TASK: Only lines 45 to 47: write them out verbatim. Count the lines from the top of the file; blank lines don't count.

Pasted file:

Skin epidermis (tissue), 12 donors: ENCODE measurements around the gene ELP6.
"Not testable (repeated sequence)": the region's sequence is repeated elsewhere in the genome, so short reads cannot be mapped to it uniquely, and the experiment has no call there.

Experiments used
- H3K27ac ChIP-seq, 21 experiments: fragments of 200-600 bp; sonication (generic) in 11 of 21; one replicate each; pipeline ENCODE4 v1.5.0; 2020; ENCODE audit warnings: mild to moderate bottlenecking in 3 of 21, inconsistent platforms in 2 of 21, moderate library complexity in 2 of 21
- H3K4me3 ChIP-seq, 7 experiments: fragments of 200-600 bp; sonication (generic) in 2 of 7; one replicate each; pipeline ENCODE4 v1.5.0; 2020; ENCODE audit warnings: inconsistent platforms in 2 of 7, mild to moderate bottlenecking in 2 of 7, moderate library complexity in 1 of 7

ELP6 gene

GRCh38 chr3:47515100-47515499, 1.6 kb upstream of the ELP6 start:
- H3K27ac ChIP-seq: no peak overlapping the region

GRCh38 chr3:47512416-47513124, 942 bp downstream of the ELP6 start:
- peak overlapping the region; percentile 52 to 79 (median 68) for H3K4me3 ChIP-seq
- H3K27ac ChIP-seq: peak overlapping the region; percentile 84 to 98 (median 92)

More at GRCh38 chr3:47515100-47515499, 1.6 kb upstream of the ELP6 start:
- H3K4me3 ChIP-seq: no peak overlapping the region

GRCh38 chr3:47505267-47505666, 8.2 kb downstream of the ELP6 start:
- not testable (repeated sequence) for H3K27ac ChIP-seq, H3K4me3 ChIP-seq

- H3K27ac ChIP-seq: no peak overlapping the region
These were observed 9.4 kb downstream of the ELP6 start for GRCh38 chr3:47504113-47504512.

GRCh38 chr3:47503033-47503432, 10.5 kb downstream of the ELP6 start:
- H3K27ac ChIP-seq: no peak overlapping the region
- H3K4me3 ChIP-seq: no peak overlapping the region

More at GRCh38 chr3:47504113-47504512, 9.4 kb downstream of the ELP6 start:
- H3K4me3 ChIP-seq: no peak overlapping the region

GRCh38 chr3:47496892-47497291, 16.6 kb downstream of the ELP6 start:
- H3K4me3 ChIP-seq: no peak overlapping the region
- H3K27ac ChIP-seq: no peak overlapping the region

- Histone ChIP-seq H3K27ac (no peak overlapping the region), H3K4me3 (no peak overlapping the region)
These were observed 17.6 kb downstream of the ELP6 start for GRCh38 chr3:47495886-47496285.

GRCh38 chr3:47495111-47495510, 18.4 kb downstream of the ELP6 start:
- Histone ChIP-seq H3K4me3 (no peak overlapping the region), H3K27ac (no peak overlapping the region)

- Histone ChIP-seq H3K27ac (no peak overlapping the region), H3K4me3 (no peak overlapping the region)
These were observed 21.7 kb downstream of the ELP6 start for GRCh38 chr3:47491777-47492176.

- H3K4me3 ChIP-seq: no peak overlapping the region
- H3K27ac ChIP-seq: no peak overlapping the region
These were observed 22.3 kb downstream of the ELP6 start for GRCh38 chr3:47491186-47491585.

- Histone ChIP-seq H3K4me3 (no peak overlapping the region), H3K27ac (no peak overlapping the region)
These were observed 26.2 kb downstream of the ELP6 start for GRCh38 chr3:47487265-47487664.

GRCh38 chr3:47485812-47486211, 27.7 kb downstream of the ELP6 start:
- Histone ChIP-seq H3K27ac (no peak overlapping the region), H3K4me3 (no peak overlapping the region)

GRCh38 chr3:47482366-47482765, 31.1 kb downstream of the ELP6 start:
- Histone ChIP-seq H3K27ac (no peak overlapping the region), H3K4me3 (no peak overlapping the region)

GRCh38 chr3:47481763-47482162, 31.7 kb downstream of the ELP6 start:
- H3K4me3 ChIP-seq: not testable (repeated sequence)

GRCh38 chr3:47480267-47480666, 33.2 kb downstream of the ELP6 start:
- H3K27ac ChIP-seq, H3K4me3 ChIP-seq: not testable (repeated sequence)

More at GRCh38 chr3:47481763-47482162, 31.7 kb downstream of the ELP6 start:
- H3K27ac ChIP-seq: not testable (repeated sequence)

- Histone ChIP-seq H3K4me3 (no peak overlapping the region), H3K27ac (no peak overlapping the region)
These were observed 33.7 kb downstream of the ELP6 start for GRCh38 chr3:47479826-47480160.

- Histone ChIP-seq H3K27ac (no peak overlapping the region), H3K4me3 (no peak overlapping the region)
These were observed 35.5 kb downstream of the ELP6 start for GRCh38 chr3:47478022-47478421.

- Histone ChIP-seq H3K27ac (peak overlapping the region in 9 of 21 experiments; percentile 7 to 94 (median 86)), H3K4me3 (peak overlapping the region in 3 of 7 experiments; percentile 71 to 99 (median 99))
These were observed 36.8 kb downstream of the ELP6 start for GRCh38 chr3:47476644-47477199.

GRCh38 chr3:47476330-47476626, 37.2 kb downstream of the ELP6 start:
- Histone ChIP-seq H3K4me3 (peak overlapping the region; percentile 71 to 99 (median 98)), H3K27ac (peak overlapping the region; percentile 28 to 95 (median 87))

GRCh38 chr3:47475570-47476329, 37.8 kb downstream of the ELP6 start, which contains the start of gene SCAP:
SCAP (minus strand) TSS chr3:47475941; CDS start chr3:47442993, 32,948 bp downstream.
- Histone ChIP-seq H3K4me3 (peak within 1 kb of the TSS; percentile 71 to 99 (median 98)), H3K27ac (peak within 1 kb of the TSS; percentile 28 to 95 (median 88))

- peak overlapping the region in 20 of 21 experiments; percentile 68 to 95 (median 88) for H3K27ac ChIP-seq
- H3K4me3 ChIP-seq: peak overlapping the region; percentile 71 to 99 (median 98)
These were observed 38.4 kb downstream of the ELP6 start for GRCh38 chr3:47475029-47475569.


More at GRCh38 chr3:47481763-47482162, 31.7 kb downstream of the ELP6 start:
- H3K27ac ChIP-seq: not testable (repeated sequence)

- Histone ChIP-seq H3K4me3 (no peak overlapping the region), H3K27ac (no peak overlapping the region)